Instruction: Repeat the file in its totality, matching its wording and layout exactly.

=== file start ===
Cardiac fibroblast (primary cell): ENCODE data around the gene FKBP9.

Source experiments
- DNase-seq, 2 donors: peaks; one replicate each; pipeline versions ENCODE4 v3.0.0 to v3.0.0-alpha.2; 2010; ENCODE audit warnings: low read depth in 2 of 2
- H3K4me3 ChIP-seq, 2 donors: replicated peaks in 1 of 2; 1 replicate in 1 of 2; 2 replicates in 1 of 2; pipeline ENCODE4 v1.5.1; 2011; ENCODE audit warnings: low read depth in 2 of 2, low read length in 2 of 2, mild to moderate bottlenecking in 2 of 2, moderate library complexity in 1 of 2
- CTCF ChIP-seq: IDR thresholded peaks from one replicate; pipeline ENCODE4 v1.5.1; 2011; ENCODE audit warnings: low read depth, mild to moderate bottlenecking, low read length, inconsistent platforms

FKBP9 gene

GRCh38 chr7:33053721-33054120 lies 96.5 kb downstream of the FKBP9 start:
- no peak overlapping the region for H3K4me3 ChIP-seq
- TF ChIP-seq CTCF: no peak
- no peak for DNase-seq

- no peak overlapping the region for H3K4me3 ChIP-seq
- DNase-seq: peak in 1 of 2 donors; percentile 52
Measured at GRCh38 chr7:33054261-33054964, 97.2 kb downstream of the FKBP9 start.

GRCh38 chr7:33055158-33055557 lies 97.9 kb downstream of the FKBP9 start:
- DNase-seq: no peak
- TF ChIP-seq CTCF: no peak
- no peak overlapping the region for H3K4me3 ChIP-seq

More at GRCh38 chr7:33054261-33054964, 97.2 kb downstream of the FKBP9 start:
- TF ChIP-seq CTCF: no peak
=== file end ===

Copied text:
Cardiac fibroblast (primary cell): ENCODE data around the gene FKBP9.

Source experiments
- DNase-seq, 2 donors: peaks; one replicate each; pipeline versions ENCODE4 v3.0.0 to v3.0.0-alpha.2; 2010; ENCODE audit warnings: low read depth in 2 of 2
- H3K4me3 ChIP-seq, 2 donors: replicated peaks in 1 of 2; 1 replicate in 1 of 2; 2 replicates in 1 of 2; pipeline ENCODE4 v1.5.1; 2011; ENCODE audit warnings: low read depth in 2 of 2, low read length in 2 of 2, mild to moderate bottlenecking in 2 of 2, moderate library complexity in 1 of 2
- CTCF ChIP-seq: IDR thresholded peaks from one replicate; pipeline ENCODE4 v1.5.1; 2011; ENCODE audit warnings: low read depth, mild to moderate bottlenecking, low read length, inconsistent platforms

FKBP9 gene

GRCh38 chr7:33053721-33054120 lies 96.5 kb downstream of the FKBP9 start:
- no peak overlapping the region for H3K4me3 ChIP-seq
- TF ChIP-seq CTCF: no peak
- no peak for DNase-seq

- no peak overlapping the region for H3K4me3 ChIP-seq
- DNase-seq: peak in 1 of 2 donors; percentile 52
Measured at GRCh38 chr7:33054261-33054964, 97.2 kb downstream of the FKBP9 start.

GRCh38 chr7:33055158-33055557 lies 97.9 kb downstream of the FKBP9 start:
- DNase-seq: no peak
- TF ChIP-seq CTCF: no peak
- no peak overlapping the region for H3K4me3 ChIP-seq

More at GRCh38 chr7:33054261-33054964, 97.2 kb downstream of the FKBP9 start:
- TF ChIP-seq CTCF: no peak